On second thought, maybe I’m the moron. All these years, I thought consensus, or majority, was needed to effect change. It turns out I was wrong. All it takes is one complaint.
Like in this case: a parent complained to the principal of St. Edmund Campion Secondary School in Brampton, Ontario because students were reading To Kill A Mockingbird. This parent did not like the book’s use of the N-word, and raised a fuss. The principal, being a sensible, sound educator, responded like this:
- “Harper Lee’s classic novel of racial injustice and small-town mythology did more to ease America through the racially charged changes of the 1960s than any other work of fiction. As well, it stands as one of the finest pieces of literature ever put to paper, and continues to inspire successive generations to explore the foundations of their beliefs and morals. It led to one of the finest films ever made and now, a half-century after it was written, remains one of the most important works of all time.”
Wait, no, he didn’t. Principal Kevin McGuire promptly removed the book from the school’s curriculum, saying it would be replaced by a Canadian work. He didn’t say which one. Just that it would be Canadian. The area’s Catholic school board supports the decision, and the provincial education ministry says McGuire is well within his rights.
Look, I’m all for getting more Canadian fiction into schools. We have some brilliant writers, and we don’t know them as well as we should. And if that were really the reason for replacing To Kill A Mockingbird — among my favourite books and films, I should mention — then I would go along with it. I might not like it, but it’s McGuire’s choice.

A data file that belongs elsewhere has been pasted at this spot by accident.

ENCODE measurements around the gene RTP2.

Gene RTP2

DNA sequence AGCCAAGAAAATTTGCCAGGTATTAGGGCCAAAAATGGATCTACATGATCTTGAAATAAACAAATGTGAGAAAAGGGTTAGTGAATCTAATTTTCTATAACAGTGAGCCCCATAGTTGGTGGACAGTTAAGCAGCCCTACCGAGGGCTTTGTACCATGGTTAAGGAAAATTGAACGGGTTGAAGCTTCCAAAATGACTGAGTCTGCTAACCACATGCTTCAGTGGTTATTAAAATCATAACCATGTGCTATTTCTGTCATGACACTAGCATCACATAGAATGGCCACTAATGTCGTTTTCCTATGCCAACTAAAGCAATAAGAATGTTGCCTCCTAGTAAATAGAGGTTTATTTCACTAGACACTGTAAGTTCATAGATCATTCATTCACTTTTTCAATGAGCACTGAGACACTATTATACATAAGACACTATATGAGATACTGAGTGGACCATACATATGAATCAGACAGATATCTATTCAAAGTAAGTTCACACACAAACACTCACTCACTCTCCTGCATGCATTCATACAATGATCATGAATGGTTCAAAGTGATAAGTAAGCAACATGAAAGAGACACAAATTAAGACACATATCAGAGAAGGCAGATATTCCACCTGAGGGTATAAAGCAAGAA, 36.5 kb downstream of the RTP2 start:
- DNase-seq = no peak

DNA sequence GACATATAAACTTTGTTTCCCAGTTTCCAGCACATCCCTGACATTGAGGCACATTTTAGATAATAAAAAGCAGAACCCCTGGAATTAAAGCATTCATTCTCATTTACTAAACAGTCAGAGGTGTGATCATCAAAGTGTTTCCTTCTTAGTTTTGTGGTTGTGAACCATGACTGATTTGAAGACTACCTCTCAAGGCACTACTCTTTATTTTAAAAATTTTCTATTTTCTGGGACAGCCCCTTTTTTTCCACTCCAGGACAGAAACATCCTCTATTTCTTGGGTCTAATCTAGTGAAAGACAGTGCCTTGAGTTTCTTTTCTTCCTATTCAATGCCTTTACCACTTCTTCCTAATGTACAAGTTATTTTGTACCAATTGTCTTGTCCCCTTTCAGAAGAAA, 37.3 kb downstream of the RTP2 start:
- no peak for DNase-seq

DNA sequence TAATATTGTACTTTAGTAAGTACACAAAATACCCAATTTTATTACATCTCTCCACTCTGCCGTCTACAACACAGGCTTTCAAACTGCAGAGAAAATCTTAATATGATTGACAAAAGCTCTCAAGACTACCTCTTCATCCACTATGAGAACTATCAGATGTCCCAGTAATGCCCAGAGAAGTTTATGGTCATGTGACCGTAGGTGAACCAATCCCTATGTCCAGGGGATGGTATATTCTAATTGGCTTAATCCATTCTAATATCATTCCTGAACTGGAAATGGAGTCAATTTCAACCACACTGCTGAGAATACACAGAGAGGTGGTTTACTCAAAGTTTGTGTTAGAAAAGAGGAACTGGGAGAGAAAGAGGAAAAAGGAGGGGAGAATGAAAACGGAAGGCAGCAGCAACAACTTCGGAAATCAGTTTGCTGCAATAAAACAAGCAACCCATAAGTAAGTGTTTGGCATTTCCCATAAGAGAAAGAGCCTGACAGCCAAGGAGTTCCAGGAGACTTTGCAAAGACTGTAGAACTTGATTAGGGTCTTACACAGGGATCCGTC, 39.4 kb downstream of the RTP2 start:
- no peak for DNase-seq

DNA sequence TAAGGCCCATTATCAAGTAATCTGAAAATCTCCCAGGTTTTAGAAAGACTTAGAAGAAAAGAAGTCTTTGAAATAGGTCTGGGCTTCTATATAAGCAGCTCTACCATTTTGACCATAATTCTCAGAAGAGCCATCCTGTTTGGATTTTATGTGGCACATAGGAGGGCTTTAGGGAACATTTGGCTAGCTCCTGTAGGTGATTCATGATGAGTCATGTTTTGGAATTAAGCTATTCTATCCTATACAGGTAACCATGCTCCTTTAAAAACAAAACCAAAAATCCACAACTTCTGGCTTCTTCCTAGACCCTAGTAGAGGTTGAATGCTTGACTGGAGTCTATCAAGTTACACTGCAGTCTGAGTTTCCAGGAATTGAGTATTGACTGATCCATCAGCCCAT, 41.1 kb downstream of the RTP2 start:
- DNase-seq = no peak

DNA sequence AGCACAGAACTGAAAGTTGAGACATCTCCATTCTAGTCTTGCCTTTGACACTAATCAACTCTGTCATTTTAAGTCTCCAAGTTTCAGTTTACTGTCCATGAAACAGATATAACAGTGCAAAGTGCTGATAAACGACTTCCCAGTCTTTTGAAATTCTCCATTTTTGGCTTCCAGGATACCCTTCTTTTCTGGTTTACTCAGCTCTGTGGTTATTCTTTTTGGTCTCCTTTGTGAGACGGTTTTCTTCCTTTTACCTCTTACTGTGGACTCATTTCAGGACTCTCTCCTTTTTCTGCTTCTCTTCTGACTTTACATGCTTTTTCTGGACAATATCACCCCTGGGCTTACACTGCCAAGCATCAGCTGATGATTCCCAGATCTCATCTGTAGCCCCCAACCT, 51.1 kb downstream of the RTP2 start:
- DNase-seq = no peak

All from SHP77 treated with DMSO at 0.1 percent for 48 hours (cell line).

But to give in to one parent? If I’d known it was that easy, I would have been complaining a long time ago:
- I want to send my kids to school with peanut butter sandwiches. They love them, and if other kids are allergic, they should probably just not eat them. Or sit in a separate area.
- If my kid jumps the farthest in the long jump on track and field day, give him the top prize. Don’t give every other kid the same ribbon because “they’re all winners.” Give the winner the prize. Everyone else lost. That’s life.
- I would like those teenagers to pull up their stupid pants.
Do you think I should try any of these complaints? And if I did, do you think my kids’ school would listen? No. Because I’m one voice. The principal would laugh me out of the office, as well she should. So why did Kevin McGuire listen? Why did he give in?
Read the story here, then let me know what you think.
Oh, why is the parent the moron, and not the principal? Because the parent is clearly someone so politically correct that he or she wants to shield children from history, from important stories that can change lives. That’s no way to help kids learn about their world. Hide the truth from them, and it has a bigger effect when they discover it on their own. The principal, meanwhile, isn’t a moron. He’s just weak.
If you don’t know what To Kill A Mockingbird is … you should get right on it.